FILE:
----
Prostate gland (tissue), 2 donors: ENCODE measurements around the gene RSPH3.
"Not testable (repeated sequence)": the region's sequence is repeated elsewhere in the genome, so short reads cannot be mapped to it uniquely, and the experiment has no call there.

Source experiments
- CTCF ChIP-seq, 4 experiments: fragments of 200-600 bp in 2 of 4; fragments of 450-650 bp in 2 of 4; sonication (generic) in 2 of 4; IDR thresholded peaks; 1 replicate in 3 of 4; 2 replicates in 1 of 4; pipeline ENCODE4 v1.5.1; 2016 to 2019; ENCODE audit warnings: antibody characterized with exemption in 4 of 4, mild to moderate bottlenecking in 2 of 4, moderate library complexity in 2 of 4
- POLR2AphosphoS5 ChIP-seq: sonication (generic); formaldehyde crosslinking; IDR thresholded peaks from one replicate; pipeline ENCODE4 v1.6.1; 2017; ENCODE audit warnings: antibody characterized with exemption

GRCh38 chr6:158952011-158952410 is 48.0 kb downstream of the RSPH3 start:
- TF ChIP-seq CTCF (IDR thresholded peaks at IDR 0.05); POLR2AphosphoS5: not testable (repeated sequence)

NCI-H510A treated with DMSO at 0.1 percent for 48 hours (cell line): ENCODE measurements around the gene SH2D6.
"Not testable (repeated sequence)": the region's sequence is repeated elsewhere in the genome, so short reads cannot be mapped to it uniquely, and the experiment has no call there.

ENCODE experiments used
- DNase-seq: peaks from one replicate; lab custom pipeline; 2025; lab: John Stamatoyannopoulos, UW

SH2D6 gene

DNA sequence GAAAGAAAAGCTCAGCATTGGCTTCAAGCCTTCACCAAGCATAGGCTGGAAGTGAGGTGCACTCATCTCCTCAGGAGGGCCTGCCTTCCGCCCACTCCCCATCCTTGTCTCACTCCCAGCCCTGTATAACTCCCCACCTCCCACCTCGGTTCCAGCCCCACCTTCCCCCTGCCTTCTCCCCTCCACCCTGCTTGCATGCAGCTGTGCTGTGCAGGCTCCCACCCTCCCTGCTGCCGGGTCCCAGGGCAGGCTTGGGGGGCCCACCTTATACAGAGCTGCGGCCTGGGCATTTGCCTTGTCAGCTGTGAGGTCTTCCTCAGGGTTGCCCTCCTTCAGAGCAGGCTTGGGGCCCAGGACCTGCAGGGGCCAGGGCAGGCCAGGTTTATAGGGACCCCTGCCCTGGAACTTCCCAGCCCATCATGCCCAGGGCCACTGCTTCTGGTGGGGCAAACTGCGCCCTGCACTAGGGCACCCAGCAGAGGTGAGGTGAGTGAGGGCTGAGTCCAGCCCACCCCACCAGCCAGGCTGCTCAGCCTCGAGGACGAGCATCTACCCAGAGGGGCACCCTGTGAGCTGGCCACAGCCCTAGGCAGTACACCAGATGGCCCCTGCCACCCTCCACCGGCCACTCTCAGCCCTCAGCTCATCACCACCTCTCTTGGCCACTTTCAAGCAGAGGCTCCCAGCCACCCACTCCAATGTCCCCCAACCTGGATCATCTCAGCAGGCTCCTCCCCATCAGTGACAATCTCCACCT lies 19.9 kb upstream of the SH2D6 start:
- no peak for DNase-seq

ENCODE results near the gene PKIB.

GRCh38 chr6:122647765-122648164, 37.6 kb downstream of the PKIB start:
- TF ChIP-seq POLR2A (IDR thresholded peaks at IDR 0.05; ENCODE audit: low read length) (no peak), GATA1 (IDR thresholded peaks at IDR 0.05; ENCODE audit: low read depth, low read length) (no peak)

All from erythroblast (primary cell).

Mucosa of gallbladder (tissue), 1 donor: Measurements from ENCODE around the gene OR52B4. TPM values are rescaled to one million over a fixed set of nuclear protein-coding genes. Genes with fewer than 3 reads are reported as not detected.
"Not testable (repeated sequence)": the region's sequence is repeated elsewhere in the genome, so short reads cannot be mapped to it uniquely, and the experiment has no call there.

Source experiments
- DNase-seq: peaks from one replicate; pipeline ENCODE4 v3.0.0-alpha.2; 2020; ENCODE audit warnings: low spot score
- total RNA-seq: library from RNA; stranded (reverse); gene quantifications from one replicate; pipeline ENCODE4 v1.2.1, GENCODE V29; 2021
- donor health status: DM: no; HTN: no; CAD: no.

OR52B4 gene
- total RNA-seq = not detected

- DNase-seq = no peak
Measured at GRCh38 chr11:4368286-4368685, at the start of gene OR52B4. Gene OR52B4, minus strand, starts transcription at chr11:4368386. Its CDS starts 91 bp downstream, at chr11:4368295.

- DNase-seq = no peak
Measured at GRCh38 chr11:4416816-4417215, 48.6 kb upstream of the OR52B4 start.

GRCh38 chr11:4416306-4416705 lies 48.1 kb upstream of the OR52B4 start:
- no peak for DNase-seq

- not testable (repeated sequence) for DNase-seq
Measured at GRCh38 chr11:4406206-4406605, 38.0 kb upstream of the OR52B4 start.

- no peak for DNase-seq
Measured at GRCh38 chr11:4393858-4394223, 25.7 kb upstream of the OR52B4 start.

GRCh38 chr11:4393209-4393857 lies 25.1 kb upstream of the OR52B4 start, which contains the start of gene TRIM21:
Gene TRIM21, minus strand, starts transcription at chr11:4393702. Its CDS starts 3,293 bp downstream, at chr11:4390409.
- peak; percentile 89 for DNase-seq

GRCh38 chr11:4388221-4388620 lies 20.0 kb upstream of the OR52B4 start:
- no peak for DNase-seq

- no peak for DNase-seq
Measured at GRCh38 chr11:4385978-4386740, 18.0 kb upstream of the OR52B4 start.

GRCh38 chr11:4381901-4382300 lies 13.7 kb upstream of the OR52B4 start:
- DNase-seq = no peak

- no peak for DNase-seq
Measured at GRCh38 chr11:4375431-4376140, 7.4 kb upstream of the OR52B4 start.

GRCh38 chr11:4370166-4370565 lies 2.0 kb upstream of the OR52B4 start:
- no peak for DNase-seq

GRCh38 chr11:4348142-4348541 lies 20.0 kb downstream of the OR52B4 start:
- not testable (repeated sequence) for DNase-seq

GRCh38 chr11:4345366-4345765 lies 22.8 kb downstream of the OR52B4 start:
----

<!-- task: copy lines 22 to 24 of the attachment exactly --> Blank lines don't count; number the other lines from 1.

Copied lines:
- DNase-seq: peaks from one replicate; pipeline ENCODE4 v3.0.0-alpha.2; 2020; ENCODE audit warnings: low spot score
- total RNA-seq: library from RNA; stranded (reverse); gene quantifications from one replicate; pipeline ENCODE4 v1.2.1, GENCODE V29; 2021
- donor health status: DM: no; HTN: no; CAD: no.